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A question from a nonprofessional

Discussion in 'Business of Diving Institute' started by jomcclain, Apr 25, 2018.

  1. jomcclain

    jomcclain Angel Fish

    # of Dives: 100 - 199
    Location: Virginia
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    I’m not a professional but had a question for professionals, dive shop owners, boat captains, etc. When I go out on a boat I usually see divers putting on sunscreen, containing oxybenzone. Given the established fact that this stuff is harmful to reefs I don’t understand why it is allowed. I would like to make the suggestion to the appropriate people that they out not allow it, or at least ought to make some effort to tell their customers about its effects. But I’m not sure on the best way to go about doing so or who I should even try to tell for any given operation- shop owner, dive masters on the boat, captain, etc. Would like to do so in a way that will allow the person to consider what I’m saying. There usually isn’t time for such conversations when we’re about to go out or right afterwards without annoying the busy person I’m trying to talk to. Does anyone have suggestions?
     
    mselenaous likes this.
  2. tbone1004

    tbone1004 ScubaBoard Supporter ScubaBoard Supporter

    # of Dives: I'm a Fish!
    Location: Greenville, South Carolina, United States
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    look up the information that @Reef Safe - Dan and @Reef Safe - Richard have published from studies that have been done. Oxybenzone can be made truly reef safe, but not all sunscreens encapsulate it properly.
    Outright banning it wouldn't necessarily fix anything because there are plenty of other compounds that can cause damage to the reef as well as the oil slick that may ensue from it. Sunscreen aside, I would argue that more damage is done from people peeing in close proximity to the reefs and any physical damage caused by people being there. Perfect evidence of that is if you run down to Looe Key and go into the marine sanctuary. Look at the coral there, then go outside of the sanctuary and check the coral heads there. They usually look quite a bit better because there is no traffic out there.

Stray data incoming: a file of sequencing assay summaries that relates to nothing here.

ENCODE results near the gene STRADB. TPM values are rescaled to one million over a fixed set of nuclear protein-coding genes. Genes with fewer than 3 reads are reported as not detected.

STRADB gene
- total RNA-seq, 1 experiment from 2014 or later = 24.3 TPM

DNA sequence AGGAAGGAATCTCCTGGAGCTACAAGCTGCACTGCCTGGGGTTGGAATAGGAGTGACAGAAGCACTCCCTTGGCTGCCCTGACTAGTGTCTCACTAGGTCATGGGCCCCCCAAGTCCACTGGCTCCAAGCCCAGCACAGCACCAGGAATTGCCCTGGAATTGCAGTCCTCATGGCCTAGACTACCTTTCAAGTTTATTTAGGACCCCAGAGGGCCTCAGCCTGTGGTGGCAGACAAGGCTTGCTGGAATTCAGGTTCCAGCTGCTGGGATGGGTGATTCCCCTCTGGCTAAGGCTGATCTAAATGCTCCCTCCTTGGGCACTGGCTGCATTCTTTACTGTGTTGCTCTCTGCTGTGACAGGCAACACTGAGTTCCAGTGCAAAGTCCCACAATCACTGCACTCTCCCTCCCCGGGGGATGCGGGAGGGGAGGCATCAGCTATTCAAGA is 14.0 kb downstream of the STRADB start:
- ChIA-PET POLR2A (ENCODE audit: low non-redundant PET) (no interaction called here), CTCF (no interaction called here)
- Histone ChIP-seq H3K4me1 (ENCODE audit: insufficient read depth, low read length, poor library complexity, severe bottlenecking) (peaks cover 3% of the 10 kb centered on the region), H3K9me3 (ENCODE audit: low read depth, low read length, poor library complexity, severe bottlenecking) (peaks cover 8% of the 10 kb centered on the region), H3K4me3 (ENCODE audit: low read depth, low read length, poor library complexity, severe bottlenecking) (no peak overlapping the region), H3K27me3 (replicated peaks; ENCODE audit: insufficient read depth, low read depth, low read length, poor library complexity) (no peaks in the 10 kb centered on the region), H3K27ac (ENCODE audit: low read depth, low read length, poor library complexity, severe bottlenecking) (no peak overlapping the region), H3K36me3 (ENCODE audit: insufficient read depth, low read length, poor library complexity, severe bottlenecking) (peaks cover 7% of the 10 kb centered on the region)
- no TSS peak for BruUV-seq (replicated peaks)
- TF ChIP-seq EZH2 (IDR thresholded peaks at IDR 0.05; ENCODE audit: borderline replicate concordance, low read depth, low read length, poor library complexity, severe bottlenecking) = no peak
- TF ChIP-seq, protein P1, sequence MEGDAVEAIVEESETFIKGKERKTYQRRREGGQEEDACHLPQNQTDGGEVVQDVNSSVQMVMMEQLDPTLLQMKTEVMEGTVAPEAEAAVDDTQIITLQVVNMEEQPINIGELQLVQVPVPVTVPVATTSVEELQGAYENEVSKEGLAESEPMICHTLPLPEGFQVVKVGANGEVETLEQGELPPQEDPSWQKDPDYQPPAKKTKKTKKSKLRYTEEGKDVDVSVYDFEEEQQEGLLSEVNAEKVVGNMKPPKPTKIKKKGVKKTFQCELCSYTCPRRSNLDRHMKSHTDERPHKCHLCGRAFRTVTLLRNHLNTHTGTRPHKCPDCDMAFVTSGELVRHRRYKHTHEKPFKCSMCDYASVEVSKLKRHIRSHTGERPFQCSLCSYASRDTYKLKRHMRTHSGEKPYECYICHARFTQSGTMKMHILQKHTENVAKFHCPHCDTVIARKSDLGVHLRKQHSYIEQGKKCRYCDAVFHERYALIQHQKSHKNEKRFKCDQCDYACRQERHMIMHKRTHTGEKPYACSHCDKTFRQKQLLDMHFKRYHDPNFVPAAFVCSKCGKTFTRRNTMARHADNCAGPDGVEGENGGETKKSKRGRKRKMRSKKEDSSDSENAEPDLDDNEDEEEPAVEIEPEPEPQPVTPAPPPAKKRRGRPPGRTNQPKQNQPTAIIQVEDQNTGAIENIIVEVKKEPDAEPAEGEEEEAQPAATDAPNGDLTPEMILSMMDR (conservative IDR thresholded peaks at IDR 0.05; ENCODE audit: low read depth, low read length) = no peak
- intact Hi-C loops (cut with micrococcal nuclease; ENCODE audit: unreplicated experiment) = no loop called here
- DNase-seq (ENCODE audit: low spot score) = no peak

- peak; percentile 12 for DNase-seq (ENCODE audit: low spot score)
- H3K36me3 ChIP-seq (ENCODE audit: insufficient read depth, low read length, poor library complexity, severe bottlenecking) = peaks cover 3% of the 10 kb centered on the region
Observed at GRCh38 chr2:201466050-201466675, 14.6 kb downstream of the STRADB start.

While I don't disagree with you on ensuring that the sunscreen you are using isn't going to harm the corals any more than everything else that you're bringing into that environment, and I do use Reef Safe sunscreens, the Oxybenzone is not necessarily the culprit that will cause any meaningful improvement.

    I would urge you to read up on the studies that have been done before you go around asking people to ban oxybenzone
    Real Science with Reef Safe: Does Reef Safe use Oxybenzone in their pr
    REEF SAFE™ SUNCARE PROVEN NON-TOXIC TO TESTED CORALS
     
  3. jomcclain

    jomcclain Angel Fish

    # of Dives: 100 - 199
    Location: Virginia
    46
    23
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    I appreciate your answering so fast! I guess I should have been more specific though. I am aware that Reef Safe is entirely different, and I have nothing against it. I'm referring to brands like Coppertone, Banana Boat, etc. I also recognize that a lot of damage is done by other factors like unskilled divers kicking the coral heads, or peeing at the reef, etc. but those things would be pretty hard to solve, and being unable to solve one problem doesn't mean we shouldn't at least try to solve another. What I'm asking about are any suggestions on how to best approach the people who would be in a position to do more about the sunscreen issue than I am with my 1-2 brief trips to the ocean per year. Thanks to you for pointing out the Reef Safe brand, I will be more precise if and when I do get to talk to anyone about it.
     
  4. kelemvor

    kelemvor Big Fleshy Monster ScubaBoard Supporter

    # of Dives: 100 - 199
    Location: Largo, FL USA
    5,806
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    It's time to confess. I've continued to use the bad stuff. Primarily because I burn like crazy and my experiences with "safe" sunscreens has been that they don't work once you get wet or they're awful messes.

    That said, my wife and I decided we're going to forego the bad stuff all year this year and see how it shakes out. I already use "upf" clothing on the water, but as an easy burner I need sunscreen on my balding head, face, ears, hands, and the tops of my feet.

    Undecided on what sunscreen to actually use, I'm guessing we'll try several unless we get lucky the first time out.
     
  5. Marie13

    Marie13 Great Lakes Mermaid ScubaBoard Supporter

    # of Dives: 200 - 499
    Location: Great Lakes
    5,431
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    Sunburn leading to possible skin cancer vs the reefs?

    Take your pick.
     
  6. Wookie

    Wookie Secret Field Agent ScubaBoard Business Sponsor

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    I've had lots of skin cancers removed. I wear rash guards and board shorts as a sunscreen. The only melanomas I've had removed are on my feet, so I use oxybenzone-free sunscreens on my feet, ears, and face. I also wear a floppy hat. It isn't necessary to put oxybenzone/octinoxate in the water.